Free XBox, iPod, etc.
Driving citizens and authorities crazy since about 2006 have been the still-prevalent “Free Xbox” scams. The usual pattern here involves a banner ad exclaiming that you have been selected as the winner of a free XBox, iPod, or other desirable consumer good. Clicking the ad takes you to a webpage restating the same promise but also requesting your debit card information so that the benevolent website can cover its shipping charges. By this point you should begin to see the writing on the wall: the promised item never arrives, random charges begin appearing on your bank statement, and as PCWorld puts it “the only thing that gets shipped and handled is your identity.”
According to the FBI, auction fraud scams accounted for more than 70,000 complaints last year – more than one in four. There number and variety of auction scams is limited only by imagination, but common variants include misleading product descriptions that don’t match what you receive, passing off counterfeit versions of designer clothing, or simply not receiving anything after paying the winning bid. Also widespread are what is known as “second chance scams”, where the loser of an auction is given the opportunity to buy the item at a reduced price by giving the seller his bank account information for a “wire transfer.” Needless to say, the only transfer that takes place is the one shoveling the money in your account into theirs.
While not as common today as, say, back in 2003-2005, spyware is still a major source of web-based fraud. A spyware program generally foists its way onto your computer through security holes or as a silent bundle with something you wanted to download, such as a screensaver. Once on your computer, the spyware proceeds to sponge off its resources to serve its own needs, such as by displaying advertisements or harvesting your credit card numbers as you shop or bank online. Insidious types of spyware have included Gator, Xupiter, LOP.com and CoolWebSearch, each of which is discussed in painful detail on SpywareInfoForum.com.
Advanced Fees For “Guaranteed” Loans or Credit Cards
At this point we should attach a warning: anything or anyone asking you to pay a fee in advance is setting you up to get hosed. The latest in a long line of scams to follow this format is charging you advance fees for “guaranteed” loans or credit cards. To hook you, a professional-looking website claiming to represent Visa or MasterCard promises that a pre-approved credit card is waiting for you if only you’ll pay a fee to “cover the paperwork” or a similarly official-sounding purpose. As About.com points out, “if only one in every thousand people fall for this scam, the scammers still win several hundred dollars. Alas, far too many victims, pressured by financial problems, willingly step into this con man’s trap.”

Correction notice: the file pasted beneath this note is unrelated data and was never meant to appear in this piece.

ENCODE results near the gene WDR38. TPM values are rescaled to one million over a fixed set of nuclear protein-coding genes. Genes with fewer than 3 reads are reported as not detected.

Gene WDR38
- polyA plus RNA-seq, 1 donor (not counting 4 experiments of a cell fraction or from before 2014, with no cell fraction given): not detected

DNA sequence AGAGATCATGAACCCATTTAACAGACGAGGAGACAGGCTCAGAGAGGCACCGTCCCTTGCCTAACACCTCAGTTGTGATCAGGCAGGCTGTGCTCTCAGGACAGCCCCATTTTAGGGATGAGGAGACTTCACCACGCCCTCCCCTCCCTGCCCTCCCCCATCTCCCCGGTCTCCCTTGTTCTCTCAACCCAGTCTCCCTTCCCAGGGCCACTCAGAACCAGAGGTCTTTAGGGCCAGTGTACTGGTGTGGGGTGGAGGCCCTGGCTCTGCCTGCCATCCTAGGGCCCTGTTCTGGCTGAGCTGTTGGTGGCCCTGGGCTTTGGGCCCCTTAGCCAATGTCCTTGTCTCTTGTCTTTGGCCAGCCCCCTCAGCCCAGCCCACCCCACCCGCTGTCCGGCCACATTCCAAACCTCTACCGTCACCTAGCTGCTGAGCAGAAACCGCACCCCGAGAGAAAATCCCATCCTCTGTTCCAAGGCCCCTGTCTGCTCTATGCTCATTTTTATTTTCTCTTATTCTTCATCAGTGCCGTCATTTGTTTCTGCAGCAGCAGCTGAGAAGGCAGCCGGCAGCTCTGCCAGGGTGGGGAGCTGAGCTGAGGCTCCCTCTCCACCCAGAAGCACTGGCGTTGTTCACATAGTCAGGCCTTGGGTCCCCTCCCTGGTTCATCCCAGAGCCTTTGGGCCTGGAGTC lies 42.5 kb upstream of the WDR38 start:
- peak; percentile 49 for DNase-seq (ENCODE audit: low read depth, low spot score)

Online lottery scams are particularly easy to put over on people, given the widespread popularity of offline lottery tickets and prizes. Very simply, a scam artist will send an e-mail (or display a banner advertisement) stating that you have won a lottery – perhaps with a prize in the hundreds of thousands or even millions. This is a fantasy many people are desperate to believe and so it requires very little coaxing to have them key in their bank account information to take possession of the windfall they’ve been chasing all their lives. Of course, once this information resides with the scammer, anything from bogus charges to full-fledged emptying of the victim’s bank account to identity theft ensues.
Disaster Relief Scams
Most of us are horrified and sympathetic when natural disasters like Hurricane Katrina devastate a region. Naturally, many are eager to offer whatever help or assistance they can to the victims, including financial support. Sadly, the scammers of the world have seized upon this as yet another opportunity to channel our good intentions into a windfall for themselves. Fake websites and e-mails are now routinely sent around whenever disaster strikes, tugging at the heart strings of everyday people to send whatever they can. Naturally, all money “donated” through these websites goes straight into the pockets of a con artist, never to play even the tiniest role in disaster relief.